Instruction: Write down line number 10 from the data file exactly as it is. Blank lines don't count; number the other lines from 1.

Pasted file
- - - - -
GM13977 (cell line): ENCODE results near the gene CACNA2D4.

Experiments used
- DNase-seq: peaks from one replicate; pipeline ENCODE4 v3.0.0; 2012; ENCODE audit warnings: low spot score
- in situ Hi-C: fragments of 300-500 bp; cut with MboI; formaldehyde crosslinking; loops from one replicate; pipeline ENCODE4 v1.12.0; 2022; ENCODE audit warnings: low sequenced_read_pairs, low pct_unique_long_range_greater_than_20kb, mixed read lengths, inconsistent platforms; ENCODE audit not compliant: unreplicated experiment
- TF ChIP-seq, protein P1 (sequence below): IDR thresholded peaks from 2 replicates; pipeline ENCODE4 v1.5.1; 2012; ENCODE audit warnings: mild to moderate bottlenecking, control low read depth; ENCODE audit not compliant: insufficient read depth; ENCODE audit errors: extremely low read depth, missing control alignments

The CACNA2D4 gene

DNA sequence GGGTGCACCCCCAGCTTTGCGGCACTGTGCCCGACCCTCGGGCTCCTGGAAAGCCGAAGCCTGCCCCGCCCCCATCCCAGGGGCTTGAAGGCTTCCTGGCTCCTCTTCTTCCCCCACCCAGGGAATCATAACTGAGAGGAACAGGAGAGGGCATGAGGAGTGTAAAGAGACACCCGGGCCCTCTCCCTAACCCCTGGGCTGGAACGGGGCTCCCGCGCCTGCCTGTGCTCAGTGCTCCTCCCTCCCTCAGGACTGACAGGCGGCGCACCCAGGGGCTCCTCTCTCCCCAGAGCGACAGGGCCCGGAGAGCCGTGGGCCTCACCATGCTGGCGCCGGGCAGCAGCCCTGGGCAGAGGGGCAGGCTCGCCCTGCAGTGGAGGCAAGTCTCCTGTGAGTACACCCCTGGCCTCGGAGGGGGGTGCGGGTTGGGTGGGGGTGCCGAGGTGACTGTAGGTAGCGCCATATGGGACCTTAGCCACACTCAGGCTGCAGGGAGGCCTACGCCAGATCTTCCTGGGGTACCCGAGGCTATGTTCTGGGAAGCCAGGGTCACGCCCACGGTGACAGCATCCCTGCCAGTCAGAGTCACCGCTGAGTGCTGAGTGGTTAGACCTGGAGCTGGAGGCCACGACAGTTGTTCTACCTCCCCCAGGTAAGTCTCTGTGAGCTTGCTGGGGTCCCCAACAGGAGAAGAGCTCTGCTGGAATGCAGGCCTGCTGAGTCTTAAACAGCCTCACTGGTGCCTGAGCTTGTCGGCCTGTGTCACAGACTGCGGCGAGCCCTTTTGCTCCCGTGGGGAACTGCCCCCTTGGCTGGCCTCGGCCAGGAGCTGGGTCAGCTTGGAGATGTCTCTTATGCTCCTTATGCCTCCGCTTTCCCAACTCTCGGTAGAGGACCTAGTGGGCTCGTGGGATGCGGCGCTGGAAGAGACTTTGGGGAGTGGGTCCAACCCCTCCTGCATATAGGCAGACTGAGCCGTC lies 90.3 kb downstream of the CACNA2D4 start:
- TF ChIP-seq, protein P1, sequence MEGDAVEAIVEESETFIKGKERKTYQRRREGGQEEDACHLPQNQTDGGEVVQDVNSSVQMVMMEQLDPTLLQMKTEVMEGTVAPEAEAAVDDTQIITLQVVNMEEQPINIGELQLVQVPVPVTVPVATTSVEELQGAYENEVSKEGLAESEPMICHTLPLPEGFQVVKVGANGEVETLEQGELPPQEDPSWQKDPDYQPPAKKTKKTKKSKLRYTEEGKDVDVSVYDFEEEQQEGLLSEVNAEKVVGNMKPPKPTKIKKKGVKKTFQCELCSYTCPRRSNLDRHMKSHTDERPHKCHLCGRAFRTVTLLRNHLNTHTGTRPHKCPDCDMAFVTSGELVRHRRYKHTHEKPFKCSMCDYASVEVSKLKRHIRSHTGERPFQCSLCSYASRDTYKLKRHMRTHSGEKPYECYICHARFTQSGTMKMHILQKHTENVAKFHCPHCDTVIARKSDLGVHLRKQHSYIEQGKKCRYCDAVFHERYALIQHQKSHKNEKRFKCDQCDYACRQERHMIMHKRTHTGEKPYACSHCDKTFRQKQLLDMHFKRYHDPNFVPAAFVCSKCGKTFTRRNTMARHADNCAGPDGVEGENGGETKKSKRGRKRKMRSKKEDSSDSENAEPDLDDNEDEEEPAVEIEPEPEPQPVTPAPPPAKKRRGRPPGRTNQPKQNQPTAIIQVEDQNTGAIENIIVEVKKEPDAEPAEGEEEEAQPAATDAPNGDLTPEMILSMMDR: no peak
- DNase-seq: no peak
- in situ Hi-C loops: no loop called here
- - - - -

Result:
- in situ Hi-C loops: no loop called here